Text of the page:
About Place-Based Initiatives

The Office of Economic Development helps localities and regions build prosperous, diverse, and resilient neighborhoods and communities that help them to succeed in today's economy. Through technical assistance, best practices, collaboration and peer-learning, OER partners with communities to expand environmental justice, strengthen multipurpose investments, build regional collaboration, and increase access to jobs and opportunity for all Americans. OER has produced a series of fact sheets that take you inside the innovation of our partners.

OER's Place-Based Initiatives include:

The Sustainable Communities Initiative:

The Sustainable Communities Initiative (SCI) supports regional and local planning efforts that integrate housing, transportation, and environmental goals. That work was initiated through two competitive grant programs in FY2010-11: The Regional Planning Grant Program, and the Community Challenge Grant Program.

  • The Sustainable Communities Regional Planning Grant Program supports locally-led collaborative efforts that bring together diverse interests from the many municipalities in a region to determine how to best target housing, economic and workforce development, and infrastructure investments to create more jobs and regional economic activity.
     
  • The Community Challenge Planning Grant Program fosters reform and reduces barriers to achieving affordable, economically vital, and sustainable communities. Community Challenge efforts include amending or replacing local master plans, zoning codes, and building codes to promote mixed-use development, affordable housing, the reuse of older buildings, and similar activities.
     
  • The Capacity Building for Sustainable Communities Program engaged a national network of intermediary organizations with expertise across a variety of sectors to work directly with Sustainable Communities grantees and built their capacity to fulfill the goals of the SCI Program. This network facilitated the exchange of successful strategies, emerging tools, lessons learned, and public engagement strategies that maximized the effectiveness of the grantee projects.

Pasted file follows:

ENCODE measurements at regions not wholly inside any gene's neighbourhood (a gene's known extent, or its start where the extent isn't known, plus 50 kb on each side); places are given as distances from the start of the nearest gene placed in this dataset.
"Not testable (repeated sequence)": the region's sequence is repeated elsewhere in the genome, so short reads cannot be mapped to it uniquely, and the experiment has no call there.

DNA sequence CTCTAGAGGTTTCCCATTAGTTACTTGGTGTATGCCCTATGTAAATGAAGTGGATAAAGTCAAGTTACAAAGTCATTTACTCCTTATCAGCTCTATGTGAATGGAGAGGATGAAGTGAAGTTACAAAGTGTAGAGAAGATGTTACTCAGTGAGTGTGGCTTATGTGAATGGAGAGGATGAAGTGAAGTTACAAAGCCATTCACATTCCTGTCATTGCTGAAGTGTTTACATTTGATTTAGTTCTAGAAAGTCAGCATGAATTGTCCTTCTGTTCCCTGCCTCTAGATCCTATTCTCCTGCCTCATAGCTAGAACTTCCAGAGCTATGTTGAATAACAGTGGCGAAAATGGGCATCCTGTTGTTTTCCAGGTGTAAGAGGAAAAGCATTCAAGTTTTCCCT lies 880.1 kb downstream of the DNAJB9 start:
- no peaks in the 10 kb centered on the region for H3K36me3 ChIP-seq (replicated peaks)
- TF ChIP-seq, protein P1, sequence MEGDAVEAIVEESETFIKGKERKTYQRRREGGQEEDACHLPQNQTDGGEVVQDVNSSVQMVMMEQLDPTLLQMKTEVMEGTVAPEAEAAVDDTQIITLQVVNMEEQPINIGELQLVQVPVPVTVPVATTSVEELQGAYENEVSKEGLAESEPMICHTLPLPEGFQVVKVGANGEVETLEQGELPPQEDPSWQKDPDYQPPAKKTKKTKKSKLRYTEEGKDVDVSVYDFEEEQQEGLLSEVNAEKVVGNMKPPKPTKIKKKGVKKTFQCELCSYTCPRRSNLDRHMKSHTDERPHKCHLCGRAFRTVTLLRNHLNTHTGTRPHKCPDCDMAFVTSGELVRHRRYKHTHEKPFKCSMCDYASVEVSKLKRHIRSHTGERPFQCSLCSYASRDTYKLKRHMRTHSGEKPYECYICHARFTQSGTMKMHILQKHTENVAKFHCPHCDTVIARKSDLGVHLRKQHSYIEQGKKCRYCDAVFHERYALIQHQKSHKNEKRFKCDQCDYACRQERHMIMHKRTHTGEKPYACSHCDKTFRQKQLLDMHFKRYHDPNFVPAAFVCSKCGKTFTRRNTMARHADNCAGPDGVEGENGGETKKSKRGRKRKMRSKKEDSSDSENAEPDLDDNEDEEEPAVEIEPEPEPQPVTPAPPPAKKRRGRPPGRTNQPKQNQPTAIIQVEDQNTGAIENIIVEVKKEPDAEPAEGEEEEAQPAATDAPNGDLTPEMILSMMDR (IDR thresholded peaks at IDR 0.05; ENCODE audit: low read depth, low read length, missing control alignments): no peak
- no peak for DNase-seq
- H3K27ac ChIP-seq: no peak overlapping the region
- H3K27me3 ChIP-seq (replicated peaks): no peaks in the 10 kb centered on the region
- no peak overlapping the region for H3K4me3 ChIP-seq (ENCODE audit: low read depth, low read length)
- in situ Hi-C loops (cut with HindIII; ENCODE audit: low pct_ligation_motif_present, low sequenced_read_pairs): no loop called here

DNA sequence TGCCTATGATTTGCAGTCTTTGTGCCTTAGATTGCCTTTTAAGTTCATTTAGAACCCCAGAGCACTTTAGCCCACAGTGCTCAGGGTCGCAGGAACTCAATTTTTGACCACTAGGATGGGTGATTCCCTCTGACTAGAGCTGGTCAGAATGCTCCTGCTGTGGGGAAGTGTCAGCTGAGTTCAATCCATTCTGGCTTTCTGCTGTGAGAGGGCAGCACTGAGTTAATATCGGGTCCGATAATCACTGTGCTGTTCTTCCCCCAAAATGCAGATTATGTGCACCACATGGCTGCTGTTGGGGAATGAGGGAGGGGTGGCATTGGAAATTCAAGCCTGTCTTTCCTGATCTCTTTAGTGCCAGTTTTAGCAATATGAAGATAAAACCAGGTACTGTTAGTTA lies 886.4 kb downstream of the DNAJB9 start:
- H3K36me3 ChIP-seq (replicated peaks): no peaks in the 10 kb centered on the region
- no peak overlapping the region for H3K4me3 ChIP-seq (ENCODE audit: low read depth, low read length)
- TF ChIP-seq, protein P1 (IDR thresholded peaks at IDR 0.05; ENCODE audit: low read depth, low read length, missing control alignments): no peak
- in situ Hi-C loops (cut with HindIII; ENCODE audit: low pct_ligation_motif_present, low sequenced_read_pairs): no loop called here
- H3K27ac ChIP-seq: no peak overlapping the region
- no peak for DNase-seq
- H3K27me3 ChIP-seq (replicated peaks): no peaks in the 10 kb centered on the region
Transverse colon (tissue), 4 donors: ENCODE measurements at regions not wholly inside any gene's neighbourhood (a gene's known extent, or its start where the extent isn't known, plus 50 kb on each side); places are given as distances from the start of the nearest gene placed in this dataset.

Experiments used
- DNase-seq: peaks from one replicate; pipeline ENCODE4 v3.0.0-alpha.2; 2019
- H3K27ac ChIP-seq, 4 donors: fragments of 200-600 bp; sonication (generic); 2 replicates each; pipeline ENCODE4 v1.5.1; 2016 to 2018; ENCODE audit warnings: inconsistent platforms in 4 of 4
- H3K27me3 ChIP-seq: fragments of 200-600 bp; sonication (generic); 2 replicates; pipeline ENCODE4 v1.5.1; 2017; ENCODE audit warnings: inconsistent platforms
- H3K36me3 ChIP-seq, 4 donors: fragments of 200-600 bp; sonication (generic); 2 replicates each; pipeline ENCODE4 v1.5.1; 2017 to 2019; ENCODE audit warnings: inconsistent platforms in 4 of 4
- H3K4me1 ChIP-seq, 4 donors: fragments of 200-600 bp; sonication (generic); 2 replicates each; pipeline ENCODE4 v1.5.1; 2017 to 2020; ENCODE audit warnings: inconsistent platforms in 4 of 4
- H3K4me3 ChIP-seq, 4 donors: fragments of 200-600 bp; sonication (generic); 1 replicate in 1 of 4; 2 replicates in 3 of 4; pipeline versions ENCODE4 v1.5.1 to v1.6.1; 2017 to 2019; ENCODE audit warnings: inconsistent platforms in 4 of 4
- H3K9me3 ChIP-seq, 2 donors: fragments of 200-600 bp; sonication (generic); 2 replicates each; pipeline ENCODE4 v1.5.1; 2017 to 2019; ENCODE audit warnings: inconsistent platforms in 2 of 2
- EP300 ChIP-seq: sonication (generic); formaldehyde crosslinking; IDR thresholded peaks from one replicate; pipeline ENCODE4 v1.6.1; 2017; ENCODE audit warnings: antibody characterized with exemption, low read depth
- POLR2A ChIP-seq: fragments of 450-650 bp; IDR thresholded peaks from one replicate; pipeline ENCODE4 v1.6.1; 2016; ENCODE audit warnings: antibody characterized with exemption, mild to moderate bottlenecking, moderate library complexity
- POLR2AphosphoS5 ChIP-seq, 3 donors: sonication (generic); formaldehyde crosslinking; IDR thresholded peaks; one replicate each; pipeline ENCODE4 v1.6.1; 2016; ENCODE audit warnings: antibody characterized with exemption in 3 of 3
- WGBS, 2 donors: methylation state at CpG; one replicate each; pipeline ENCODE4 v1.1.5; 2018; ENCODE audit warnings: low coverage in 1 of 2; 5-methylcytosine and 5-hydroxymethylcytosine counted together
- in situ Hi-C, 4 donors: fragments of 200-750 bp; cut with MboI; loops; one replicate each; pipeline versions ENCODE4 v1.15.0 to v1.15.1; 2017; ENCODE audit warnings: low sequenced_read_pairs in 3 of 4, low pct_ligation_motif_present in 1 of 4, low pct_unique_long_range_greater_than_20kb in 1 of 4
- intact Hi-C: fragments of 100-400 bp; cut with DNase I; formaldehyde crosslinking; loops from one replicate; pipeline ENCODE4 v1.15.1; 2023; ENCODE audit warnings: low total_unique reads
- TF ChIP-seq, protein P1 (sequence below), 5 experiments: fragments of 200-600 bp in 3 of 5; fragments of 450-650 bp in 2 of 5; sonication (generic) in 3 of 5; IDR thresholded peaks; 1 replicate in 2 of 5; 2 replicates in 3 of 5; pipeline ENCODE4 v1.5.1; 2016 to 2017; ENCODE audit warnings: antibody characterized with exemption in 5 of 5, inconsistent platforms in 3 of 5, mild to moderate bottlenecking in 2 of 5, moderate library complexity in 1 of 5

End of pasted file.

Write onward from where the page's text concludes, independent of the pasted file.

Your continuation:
• The Fair Housing and Equity Assessment is a tool that SCI Regional Planning grantees used to examine barriers to fair housing choice and disparities in access to opportunity for all citizens in their region.

The Sustainable Communities Initiative Resource Library is a one-stop-shop for the high-quality innovative products, tools, media, and best practices that were created by SCI Grantees over the course of the Regional Planning, Community Challenge, and Capacity Building programs.

OER continues its liaison with the 143 graduates of its grant programs to support their emerging implementation efforts. The Office is also producing analyses of the SCI work in the form of fact sheets, case studies, and toolkits to synthesize the lessons learned and develop ways to improve their applicability in a variety of contexts.

The Partnership for Sustainable Communities:
OER serves as HUD liaison in the interagency Partnership for Sustainable Communities, a joint effort between HUD, U.S. Department of Transportation (DOT), the U.S. Environmental Protection Agency (EPA), and other federal partners to help communities improve access to quality affordable housing, provide efficient transportation options, increase climate resilience and bolster economic competitiveness while protecting the environment.

The Partnership was created in 2009 and adopted the following Livability Principles to guide federal funding programs and policies:

  1. Provide more transportation choices.
    Develop safe, reliable, and economical transportation choices to decrease household transportation costs, reduce our nation's dependence on foreign oil, improve air quality, reduce greenhouse gas emissions, and promote public health.